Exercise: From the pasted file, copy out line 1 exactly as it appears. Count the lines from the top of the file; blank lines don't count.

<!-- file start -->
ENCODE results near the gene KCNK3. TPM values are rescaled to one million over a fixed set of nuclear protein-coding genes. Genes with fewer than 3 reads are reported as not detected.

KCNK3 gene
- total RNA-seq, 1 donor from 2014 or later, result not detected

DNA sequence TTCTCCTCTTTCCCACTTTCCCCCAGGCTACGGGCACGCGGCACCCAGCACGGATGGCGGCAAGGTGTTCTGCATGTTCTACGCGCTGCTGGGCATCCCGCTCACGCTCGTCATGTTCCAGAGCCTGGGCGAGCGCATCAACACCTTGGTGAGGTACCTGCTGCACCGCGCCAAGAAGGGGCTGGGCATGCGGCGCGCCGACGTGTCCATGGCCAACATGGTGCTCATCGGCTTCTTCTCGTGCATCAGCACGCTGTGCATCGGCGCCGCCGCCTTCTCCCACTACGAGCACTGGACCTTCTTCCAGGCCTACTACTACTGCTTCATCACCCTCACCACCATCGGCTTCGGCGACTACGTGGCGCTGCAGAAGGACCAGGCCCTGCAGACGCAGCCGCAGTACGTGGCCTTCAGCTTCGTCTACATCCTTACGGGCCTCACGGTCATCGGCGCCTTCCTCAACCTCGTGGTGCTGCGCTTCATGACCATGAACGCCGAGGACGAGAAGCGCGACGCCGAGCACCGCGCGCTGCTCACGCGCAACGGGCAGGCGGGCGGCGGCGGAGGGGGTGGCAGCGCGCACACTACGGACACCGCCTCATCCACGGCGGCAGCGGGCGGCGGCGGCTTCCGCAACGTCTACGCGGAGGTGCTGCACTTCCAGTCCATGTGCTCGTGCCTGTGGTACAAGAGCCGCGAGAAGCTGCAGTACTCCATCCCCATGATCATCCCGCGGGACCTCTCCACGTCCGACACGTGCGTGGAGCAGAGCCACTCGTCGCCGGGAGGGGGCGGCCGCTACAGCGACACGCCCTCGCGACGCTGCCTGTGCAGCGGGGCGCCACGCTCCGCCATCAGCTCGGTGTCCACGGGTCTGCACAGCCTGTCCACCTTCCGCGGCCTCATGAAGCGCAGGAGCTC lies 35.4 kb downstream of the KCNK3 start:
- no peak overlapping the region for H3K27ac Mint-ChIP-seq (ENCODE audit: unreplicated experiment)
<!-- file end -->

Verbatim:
ENCODE results near the gene KCNK3. TPM values are rescaled to one million over a fixed set of nuclear protein-coding genes. Genes with fewer than 3 reads are reported as not detected.